In 11 seasons, Lewis made the Bengals respectable -- an annual threat that can win any game. How many coaches in franchise history can claim that they've taken their team to the postseason in three straight seasons? None. Not the lovable Sam Wyche, who's in-game "we're not in Cleveland" speech will go down as one of the most memorable events in franchise history. Not Forrest Gregg, who took Cincinnati to their first Super Bowl and certainly not Paul Brown, who is the father of this organization (and modern football).

Lewis repaired the leaks that were sinking the franchise. Many will latch onto this perspective as a point to keep him. Others will honor his work and support his service, but cite Tony Dungy and Jon Gruden as examples on how an established team that struggled in the postseason, finally navigated the impassible foothill. If it happened there, why not here?

Everything is in place. The future is stable and the front office culture has changed just enough to limit justified concerns regarding any coaching changes. They just need someone to nudge Cincinnati just a little further with a playoff win, if not a championship.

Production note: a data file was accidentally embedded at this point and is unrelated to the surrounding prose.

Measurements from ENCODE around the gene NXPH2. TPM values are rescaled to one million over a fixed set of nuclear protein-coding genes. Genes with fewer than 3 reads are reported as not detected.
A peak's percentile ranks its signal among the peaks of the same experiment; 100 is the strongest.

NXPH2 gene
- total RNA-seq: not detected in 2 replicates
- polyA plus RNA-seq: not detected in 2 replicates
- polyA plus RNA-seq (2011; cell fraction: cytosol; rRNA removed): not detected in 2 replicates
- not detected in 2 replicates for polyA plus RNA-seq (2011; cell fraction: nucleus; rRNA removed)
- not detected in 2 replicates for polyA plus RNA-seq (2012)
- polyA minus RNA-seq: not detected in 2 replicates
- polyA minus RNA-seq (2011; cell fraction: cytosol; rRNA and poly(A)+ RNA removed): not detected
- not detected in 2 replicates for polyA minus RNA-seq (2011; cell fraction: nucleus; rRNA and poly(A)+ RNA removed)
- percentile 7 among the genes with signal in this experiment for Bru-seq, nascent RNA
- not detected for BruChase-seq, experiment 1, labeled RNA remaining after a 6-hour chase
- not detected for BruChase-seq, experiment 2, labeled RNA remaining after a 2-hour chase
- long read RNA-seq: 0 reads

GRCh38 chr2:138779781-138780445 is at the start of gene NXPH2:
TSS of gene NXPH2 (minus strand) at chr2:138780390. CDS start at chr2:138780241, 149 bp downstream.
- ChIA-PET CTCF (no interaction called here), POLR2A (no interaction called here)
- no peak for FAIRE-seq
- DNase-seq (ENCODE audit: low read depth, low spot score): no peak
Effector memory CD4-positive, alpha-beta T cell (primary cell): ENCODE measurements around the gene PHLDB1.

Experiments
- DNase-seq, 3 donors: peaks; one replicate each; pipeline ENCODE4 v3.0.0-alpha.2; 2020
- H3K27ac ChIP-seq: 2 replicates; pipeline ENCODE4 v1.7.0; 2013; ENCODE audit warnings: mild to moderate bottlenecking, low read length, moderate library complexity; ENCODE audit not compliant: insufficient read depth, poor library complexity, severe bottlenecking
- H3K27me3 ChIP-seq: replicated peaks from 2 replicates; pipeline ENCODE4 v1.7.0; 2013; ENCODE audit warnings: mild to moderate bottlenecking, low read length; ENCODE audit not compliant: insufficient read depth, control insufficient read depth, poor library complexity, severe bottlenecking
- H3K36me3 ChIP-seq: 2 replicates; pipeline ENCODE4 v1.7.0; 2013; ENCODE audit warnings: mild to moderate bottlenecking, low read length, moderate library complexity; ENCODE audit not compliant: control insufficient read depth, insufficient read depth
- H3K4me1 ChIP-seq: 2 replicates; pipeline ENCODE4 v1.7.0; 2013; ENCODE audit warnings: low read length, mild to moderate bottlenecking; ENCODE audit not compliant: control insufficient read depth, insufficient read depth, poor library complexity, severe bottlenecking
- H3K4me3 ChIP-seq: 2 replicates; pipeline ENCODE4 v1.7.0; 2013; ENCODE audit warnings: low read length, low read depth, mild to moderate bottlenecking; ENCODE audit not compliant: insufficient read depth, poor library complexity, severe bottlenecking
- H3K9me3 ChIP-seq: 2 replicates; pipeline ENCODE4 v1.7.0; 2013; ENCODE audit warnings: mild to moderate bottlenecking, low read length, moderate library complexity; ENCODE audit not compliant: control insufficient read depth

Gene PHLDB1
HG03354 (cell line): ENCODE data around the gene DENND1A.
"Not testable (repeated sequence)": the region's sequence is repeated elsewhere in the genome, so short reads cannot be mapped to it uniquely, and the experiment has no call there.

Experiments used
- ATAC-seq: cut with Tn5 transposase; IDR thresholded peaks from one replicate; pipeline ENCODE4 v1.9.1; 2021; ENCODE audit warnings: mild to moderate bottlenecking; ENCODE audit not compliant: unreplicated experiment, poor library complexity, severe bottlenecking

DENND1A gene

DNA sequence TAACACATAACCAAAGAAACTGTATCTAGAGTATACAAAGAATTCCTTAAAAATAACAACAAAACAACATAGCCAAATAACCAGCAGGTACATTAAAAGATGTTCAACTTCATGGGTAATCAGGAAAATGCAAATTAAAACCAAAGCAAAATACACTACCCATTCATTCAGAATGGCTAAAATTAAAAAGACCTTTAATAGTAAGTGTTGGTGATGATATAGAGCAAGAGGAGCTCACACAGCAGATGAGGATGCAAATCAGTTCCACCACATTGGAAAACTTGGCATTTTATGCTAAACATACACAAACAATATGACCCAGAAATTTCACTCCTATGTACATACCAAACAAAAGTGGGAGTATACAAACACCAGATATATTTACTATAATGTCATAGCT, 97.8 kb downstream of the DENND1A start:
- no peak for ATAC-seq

You need a new voice to motivate the masses and the locker room.

It's time.

It's been time.


Firing Lewis is not unlike Congress over-reacting because change is change -- despite the blind prognostication on how making change impacts the future. Emotional decisions often forfeits the challenge of foresight. It's a gamble.

In reality, it's simple.

What did Lewis not do two weeks ago when the Bengals were bounced after the first round? Run out on the field and recover Andy Dalton's fumble? Slap Jay Gruden around for not doing a better job of developing plays, or not putting the mad scientist in a corner for a time out, because he often over-complicated simplistic situations. It's third and one. Slap, slap. "Oh, you said run BenJarvus Green-Ellis between the tackles, not outside of them!"

What specifically could Lewis have done differently against the San Diego Chargers?

San Diego strung together an 80-yard touchdown drive that gave San Diego the lead early in the third. The Bengals defense kept the team in the game sure, but let's not act as if the defense has been great either; after all, we're talking about a stout Mike Zimmer defense that's allowed 178.3 yards rushing per game in his four postseason appearances since 2009. Should Lewis have taken over the play-calling?

But the defense wasn't really the problem, was it?

Son. You can't fumble in the second half of a playoff game. But Dalton had a ton of pressure.



...he didn't.